The probes will include an isolated polynucleotide attached to a label or reporter molecule and may be used to isolate other polynucleotide sequences, having sequence similarity by standard methods. For techniques for preparing and labeling probes see, e.g., Sambrook et al., 1989 or Ausubel et al., 1992. Other similar polynucleotides may be selected by using homologous polynucleotides. Alternatively, polynucleotides encoding these or similar polypeptides may be synthesized or selected by use of the redundancy in the genetic code. Various codon substitutions may be introduced, e.g., by silent changes (thereby producing various restriction sites) or to optimize expression for a particular system. Mutations may be introduced to modify the properties of the polypeptide, perhaps to change ligand-binding affinities, interchain affinities, or the polypeptide degradation or turnover rate.

Probes comprising synthetic oligonucleotides or other polynucleotides of the present invention may be derived from naturally occurring or recombinant single- or double-stranded polynucleotides, or be chemically synthesized. Probes may also be labeled by nick translation, Klenow fill-in reaction, or other methods known in the art.

Portions of the polynucleotide sequence having at least about eight nucleotides, usually at least about 15 nucleotides, and fewer than about 6 kb, usually fewer than about 1.0 kb, from a polynucleotide sequence encoding A-T are preferred as probes. The probes may also be used to determine whether mRNA encoding A-T is present in a cell or tissue.

“Target region” refers to a region of the nucleic acid which is amplified and/or detected. The term “target sequence” refers to a sequence with which a probe or primer will form a stable hybrid under desired conditions.

The practice of the present invention employs, unless otherwise indicated, conventional techniques of chemistry, molecular biology, microbiology, recombinant DNA, genetics, and immunology. See, e.g., Maniatis et al., 1982; Sambrook et al., 1989; Ausubel et al., 1992; Glover, 1985; Anand, 1992; Guthrie & Fink, 1991.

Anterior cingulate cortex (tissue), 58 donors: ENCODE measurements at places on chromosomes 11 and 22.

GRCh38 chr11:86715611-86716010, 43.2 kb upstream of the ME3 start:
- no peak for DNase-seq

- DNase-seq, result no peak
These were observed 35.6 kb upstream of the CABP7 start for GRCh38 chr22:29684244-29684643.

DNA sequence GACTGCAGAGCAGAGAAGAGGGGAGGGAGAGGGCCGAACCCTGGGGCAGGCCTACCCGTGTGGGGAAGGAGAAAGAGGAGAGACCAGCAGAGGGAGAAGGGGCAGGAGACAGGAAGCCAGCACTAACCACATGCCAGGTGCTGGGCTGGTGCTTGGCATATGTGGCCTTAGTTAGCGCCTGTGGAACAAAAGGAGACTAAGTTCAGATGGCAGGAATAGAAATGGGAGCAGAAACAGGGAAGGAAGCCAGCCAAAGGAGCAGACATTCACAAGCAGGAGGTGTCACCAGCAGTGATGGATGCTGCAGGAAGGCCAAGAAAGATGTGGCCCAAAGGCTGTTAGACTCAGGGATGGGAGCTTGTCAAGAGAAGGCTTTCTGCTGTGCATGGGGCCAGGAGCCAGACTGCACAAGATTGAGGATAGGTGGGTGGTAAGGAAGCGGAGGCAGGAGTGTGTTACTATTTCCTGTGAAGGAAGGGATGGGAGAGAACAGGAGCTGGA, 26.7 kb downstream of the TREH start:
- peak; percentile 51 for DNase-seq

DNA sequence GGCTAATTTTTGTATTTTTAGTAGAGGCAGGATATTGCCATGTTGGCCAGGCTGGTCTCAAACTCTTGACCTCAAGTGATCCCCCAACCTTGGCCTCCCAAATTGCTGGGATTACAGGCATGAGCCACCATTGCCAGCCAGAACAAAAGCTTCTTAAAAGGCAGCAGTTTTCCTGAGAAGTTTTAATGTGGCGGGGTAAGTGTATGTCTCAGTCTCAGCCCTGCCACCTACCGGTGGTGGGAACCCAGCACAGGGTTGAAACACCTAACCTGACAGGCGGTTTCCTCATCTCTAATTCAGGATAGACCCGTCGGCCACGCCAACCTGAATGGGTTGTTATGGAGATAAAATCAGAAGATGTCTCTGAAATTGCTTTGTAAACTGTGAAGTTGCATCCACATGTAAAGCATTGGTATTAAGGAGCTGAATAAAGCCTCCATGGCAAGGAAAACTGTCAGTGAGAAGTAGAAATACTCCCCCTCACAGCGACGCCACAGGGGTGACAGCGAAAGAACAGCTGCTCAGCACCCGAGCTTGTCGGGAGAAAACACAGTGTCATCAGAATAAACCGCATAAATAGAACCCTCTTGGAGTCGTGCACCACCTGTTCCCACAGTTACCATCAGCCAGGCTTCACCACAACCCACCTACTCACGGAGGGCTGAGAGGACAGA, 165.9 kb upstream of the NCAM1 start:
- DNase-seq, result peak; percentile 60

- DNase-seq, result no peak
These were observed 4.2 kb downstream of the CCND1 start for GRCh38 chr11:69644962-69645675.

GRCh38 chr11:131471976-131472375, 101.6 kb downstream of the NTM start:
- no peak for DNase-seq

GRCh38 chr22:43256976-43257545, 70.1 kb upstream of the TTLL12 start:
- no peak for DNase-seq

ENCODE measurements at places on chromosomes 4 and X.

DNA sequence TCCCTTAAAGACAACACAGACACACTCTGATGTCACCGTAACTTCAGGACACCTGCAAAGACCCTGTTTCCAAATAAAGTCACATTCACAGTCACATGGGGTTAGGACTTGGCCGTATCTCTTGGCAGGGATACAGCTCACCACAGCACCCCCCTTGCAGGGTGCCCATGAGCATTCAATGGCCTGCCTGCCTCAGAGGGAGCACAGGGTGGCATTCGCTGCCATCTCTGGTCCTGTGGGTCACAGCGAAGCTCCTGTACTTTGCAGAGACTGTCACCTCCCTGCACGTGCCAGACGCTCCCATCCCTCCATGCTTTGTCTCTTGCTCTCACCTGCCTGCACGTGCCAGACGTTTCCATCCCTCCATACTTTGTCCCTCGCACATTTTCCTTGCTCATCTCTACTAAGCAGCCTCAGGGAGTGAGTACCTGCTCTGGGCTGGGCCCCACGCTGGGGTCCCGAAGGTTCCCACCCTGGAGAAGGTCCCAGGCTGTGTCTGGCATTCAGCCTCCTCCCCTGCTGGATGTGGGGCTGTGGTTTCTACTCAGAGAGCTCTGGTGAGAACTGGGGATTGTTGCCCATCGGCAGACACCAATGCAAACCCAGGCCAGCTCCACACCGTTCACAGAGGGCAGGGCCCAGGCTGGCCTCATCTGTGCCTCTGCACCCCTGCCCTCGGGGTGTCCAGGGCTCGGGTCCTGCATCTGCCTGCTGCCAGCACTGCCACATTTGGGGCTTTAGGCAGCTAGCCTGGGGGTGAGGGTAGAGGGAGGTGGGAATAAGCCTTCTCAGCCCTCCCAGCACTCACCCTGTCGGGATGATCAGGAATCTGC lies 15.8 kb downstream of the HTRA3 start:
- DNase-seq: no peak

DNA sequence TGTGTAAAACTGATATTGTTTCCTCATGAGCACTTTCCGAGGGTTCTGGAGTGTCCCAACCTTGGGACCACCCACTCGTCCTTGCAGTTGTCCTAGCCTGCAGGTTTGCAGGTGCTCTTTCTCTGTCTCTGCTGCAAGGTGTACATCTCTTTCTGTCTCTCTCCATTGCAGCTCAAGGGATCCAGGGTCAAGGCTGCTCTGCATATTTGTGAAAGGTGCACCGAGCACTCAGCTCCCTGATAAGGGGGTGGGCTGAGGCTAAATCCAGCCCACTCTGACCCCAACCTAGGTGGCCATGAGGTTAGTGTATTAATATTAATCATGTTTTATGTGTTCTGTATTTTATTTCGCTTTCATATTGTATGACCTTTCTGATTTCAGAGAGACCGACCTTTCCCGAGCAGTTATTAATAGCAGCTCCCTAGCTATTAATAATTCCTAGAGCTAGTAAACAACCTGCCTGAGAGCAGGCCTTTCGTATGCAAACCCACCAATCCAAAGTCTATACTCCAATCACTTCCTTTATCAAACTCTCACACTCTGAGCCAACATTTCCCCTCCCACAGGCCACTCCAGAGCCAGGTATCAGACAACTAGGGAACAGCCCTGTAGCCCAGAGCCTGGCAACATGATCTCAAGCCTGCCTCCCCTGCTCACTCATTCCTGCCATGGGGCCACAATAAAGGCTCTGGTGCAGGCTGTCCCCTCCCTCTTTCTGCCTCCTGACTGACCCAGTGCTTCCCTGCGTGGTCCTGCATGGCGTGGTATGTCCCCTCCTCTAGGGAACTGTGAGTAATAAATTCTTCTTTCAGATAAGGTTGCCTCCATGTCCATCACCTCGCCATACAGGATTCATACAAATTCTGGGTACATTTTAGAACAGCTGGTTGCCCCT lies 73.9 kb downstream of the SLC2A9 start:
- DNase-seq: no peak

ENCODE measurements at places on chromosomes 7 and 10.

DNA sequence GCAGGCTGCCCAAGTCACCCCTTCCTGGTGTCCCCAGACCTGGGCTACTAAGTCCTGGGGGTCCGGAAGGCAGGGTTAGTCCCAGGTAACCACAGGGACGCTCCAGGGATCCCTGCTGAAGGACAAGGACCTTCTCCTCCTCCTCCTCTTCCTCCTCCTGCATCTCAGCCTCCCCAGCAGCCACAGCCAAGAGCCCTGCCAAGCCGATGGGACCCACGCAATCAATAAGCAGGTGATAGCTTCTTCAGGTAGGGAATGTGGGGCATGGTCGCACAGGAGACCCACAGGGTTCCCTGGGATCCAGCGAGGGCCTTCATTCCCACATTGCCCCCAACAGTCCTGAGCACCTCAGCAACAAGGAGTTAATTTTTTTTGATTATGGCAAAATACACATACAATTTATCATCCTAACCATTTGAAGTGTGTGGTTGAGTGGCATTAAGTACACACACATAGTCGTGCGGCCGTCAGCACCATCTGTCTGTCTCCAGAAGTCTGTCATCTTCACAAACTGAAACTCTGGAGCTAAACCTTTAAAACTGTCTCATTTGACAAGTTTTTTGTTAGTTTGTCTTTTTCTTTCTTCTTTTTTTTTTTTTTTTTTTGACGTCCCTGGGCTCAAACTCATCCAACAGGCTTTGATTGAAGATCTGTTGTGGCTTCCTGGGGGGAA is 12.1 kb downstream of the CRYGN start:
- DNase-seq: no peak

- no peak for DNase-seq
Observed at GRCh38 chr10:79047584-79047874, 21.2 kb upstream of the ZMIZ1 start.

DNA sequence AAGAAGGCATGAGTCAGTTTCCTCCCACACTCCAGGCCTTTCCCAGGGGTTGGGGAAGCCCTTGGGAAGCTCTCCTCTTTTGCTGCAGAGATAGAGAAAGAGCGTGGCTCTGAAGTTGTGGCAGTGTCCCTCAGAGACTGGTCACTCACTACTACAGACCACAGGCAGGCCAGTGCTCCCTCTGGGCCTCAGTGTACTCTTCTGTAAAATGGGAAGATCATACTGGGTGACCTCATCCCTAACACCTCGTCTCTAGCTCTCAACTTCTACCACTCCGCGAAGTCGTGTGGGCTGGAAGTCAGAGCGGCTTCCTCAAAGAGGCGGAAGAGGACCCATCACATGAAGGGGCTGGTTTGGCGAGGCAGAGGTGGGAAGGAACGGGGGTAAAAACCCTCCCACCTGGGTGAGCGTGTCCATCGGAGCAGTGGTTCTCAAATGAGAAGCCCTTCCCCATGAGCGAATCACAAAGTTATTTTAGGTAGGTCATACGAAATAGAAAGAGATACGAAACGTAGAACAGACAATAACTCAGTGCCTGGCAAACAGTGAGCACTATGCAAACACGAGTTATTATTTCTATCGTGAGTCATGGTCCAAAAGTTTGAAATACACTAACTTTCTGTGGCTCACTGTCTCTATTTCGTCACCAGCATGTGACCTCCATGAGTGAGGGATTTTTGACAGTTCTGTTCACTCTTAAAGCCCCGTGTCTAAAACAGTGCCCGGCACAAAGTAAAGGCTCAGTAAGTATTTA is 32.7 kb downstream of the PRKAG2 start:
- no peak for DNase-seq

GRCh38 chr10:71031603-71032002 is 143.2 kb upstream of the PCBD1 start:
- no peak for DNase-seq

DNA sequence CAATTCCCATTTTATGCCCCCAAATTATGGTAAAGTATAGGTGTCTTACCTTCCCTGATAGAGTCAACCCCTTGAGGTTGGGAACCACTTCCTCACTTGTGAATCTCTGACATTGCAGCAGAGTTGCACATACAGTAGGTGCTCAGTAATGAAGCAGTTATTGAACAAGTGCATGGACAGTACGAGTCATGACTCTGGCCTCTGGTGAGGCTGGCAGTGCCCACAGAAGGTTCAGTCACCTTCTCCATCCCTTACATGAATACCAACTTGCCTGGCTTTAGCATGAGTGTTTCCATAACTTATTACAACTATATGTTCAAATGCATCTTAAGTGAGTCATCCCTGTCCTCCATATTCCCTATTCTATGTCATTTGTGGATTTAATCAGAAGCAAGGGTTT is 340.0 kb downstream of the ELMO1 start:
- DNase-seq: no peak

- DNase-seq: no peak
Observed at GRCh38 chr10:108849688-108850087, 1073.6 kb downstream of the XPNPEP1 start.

Methods of Use: Nucleic Acid Diagnosis and Diagnostic Kits

In order to detect the presence of a A-T allele predisposing an individual to cancer, a biological sample such as blood is prepared and analyzed for the presence or absence of susceptibility alleles of A-T. In order to detect the presence of neoplasia, the progression toward malignancy of a precursor lesion, or as a prognostic indicator, a biological sample of the lesion is prepared and analyzed for the presence or absence of mutant alleles of A-T. Results of these tests and interpretive information are returned to the health care provider for communication to the tested individual. Such diagnoses may be performed by diagnostic laboratories, or, alternatively, diagnostic kits are manufactured and sold to health care providers or to private individuals for self-diagnosis.

Initially, the screening method involves amplification of the relevant A-T sequences. In another preferred embodiment of the invention, the screening method involves a non-PCR based strategy. Such screening methods include two-step label amplification methodologies that are well known in the art. Both PCR and non-PCR based screening strategies can detect target sequences with a high level of sensitivity.

The most popular method used today is target amplification. Here, the target nucleic acid sequence is amplified with polymerases. One particularly preferred method using polymerase-driven amplification is the polymerase chain reaction (PCR). The polymerase chain reaction and other polymerase-driven amplification assays can achieve over a million-fold increase in copy number through the use of polymerase-driven amplification cycles. Once amplified, the resulting nucleic acid can be sequenced or used as a substrate for DNA probes.